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Auckland Council The Auckland Plan

​Tūāpapa Ngai Tipu

Green infrastructure

What is green infrastructure?

Green infrastructure can have many forms, such as:

  • a widened and replanted stream bank that helps to manage floodwater
  • a permeable paved path that reduces the amount of stormwater entering the piped system
  • a row of street trees or a whole urban forest
  • a green roof or vertical wall
  • a rain garden or an urban farm.

Broadly, the term refers to any system that fuses natural and built environments to reduce the environmental impact of core infrastructure and the built environment.

Further information on green infrastructure is available at:

United States Environmental Protection Agency website

ESRI Living Atlas of the World website

Examples of green infrastructure

Green roof and swale at the Auckland Botanic Gardens

The Auckland Botanic Gardens has planted native plants on the roof of its public toilet facilities, that absorb and treat rainwater.

This 'living roof' is combined with a vegetated swale – an area designed to manage water run-off – which further slows down and filters the flow of water, delivering relatively clean water to lakes in the gardens.

The swale works by increasing the time available for large sediment particles and contaminants to settle and be absorbed by the soils and plants.

Natural stormwater solution, Te Auaunga Awa / Oakley Creek

Significant flooding issues affected a 1.3 kilometre section of Te Auaunga Awa / Oakley Creek in Mt Roskill and Mt Albert. To overcome these issues, Auckland Council replaced the existing concrete channel with a wider, naturalised stream channel.

The use of natural plants – native trees, ferns and flaxes – increased the water-carrying capacity of the watercourse and provided greater potential for stormwater to naturally soak into the ground.

This had several effects:

  • reduced the effects of flooding on surrounding areas
  • provided natural filtration and cleaning of collected stormwater
  • reduced the pressure on stormwater systems further downstream.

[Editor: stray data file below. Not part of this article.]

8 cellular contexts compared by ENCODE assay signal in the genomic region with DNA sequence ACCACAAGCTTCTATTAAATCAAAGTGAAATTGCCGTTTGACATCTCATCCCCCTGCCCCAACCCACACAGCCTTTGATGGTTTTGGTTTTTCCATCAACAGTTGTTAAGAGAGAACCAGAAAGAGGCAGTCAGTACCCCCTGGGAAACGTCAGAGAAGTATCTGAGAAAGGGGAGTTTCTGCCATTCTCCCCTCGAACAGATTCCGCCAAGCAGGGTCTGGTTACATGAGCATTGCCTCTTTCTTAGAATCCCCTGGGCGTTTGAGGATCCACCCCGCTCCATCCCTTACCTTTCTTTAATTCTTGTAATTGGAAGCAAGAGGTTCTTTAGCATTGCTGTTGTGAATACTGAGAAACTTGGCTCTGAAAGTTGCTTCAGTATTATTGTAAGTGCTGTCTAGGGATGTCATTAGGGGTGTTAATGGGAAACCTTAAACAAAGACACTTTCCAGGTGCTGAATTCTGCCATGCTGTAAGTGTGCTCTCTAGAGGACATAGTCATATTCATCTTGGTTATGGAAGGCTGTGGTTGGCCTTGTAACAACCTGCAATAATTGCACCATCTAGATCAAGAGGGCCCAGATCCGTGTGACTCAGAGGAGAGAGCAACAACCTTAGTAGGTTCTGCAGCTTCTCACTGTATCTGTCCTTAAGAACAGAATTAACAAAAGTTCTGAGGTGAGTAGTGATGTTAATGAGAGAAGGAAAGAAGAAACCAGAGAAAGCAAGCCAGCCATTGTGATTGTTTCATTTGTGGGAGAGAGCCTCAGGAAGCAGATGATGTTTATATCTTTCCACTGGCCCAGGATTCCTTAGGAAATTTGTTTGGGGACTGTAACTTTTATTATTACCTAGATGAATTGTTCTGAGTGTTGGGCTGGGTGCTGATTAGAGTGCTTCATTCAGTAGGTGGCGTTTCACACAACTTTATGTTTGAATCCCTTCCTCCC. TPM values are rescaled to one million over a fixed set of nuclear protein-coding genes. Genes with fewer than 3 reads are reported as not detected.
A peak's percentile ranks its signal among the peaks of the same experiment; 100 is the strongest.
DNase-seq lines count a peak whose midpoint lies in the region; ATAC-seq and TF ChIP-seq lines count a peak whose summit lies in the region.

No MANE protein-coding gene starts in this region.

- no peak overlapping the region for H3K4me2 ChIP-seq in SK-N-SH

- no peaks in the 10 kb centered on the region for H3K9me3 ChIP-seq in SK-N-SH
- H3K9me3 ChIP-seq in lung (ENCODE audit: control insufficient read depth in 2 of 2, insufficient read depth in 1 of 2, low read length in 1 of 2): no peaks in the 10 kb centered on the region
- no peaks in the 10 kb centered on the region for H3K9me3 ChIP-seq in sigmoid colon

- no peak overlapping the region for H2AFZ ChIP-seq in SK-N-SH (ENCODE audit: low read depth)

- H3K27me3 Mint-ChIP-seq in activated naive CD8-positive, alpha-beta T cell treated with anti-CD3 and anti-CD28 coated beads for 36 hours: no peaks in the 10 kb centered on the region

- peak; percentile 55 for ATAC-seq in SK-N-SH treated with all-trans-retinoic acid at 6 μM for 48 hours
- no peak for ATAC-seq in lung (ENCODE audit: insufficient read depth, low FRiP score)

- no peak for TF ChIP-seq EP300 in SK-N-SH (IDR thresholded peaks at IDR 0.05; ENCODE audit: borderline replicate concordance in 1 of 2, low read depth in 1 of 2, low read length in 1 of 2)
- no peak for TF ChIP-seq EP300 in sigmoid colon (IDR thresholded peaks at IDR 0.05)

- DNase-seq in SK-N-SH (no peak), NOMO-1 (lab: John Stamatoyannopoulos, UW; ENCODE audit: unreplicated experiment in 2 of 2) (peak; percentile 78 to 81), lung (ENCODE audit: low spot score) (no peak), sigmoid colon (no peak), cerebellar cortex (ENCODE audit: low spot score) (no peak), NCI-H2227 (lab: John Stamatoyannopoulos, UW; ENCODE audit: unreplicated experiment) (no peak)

The landscaping and planting was designed to support the rehabilitation and restoration of native ecosystems in the area. It also established an accessible river park for the local communities.

By using a natural stormwater solution with greater and more flexible carrying capacity, the potential for climate change and population growth to increase the rate and intensity of flooding events was also alleviated.

The project involved:

  • increasing the stream capacity by removing the existing concrete channel and providing a wider naturalised stream channel
  • rehabilitating of Te Auaunga Awa / Oakley Creek through landscaping, planting and water quality improvement
  • replacing Beagle Ave and Richardson Road culverts with new bridges to improve stormwater capacity
  • constructing two new pedestrian bridges across the stream
  • upgrading the park, including new paths and cycleways, an outdoor classroom and adventure playground and traditional Māori play elements.

Urban forests

Green infrastructure is often thought of as specific and isolated things, such as a green roof, or a rain garden. However, bigger systems can also support green infrastructure objectives.

For example, urban forest initiatives that focus on increasing the overall tree canopy cover of cities also deliver a range of benefits to the environment and local communities. Increasing the tree canopy can reduce the urban heat island effect, deliver better air quality and improve residents' mental and physical wellbeing.

The Auckland Mayor's Million Trees Programme aims to plan a million trees across Auckland over a three year period.

Auckland Council is also currently developing an Urban Forest Strategy that seeks to:

  • green urban Auckland
  • offset carbon emissions
  • protect water quality by planting along rivers and coastlines
  • improve our living environment.